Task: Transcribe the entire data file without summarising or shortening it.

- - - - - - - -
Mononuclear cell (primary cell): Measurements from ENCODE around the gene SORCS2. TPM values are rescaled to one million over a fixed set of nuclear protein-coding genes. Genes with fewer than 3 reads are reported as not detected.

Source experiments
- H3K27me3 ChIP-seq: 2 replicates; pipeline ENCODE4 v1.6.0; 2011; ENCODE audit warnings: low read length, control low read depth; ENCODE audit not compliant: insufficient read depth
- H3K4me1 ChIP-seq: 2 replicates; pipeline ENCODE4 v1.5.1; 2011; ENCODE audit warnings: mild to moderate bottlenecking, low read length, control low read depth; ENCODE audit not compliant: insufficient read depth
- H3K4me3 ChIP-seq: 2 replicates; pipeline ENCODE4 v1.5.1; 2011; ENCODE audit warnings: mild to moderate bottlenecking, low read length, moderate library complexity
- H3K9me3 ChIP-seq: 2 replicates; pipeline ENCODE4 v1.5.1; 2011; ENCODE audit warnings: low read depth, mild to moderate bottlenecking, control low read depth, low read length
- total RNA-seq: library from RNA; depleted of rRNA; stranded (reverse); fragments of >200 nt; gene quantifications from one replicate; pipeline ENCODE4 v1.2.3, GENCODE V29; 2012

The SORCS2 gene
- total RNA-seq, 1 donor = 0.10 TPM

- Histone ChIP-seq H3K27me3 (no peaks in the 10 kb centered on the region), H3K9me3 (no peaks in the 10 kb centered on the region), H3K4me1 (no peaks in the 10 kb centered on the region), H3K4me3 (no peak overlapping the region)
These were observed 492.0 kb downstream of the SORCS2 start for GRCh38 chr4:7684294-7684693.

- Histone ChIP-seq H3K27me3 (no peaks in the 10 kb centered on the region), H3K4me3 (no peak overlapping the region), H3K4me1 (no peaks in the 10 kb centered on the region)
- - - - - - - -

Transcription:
Mononuclear cell (primary cell): Measurements from ENCODE around the gene SORCS2. TPM values are rescaled to one million over a fixed set of nuclear protein-coding genes. Genes with fewer than 3 reads are reported as not detected.

Source experiments
- H3K27me3 ChIP-seq: 2 replicates; pipeline ENCODE4 v1.6.0; 2011; ENCODE audit warnings: low read length, control low read depth; ENCODE audit not compliant: insufficient read depth
- H3K4me1 ChIP-seq: 2 replicates; pipeline ENCODE4 v1.5.1; 2011; ENCODE audit warnings: mild to moderate bottlenecking, low read length, control low read depth; ENCODE audit not compliant: insufficient read depth
- H3K4me3 ChIP-seq: 2 replicates; pipeline ENCODE4 v1.5.1; 2011; ENCODE audit warnings: mild to moderate bottlenecking, low read length, moderate library complexity
- H3K9me3 ChIP-seq: 2 replicates; pipeline ENCODE4 v1.5.1; 2011; ENCODE audit warnings: low read depth, mild to moderate bottlenecking, control low read depth, low read length
- total RNA-seq: library from RNA; depleted of rRNA; stranded (reverse); fragments of >200 nt; gene quantifications from one replicate; pipeline ENCODE4 v1.2.3, GENCODE V29; 2012

The SORCS2 gene
- total RNA-seq, 1 donor = 0.10 TPM

- Histone ChIP-seq H3K27me3 (no peaks in the 10 kb centered on the region), H3K9me3 (no peaks in the 10 kb centered on the region), H3K4me1 (no peaks in the 10 kb centered on the region), H3K4me3 (no peak overlapping the region)
These were observed 492.0 kb downstream of the SORCS2 start for GRCh38 chr4:7684294-7684693.

- Histone ChIP-seq H3K27me3 (no peaks in the 10 kb centered on the region), H3K4me3 (no peak overlapping the region), H3K4me1 (no peaks in the 10 kb centered on the region)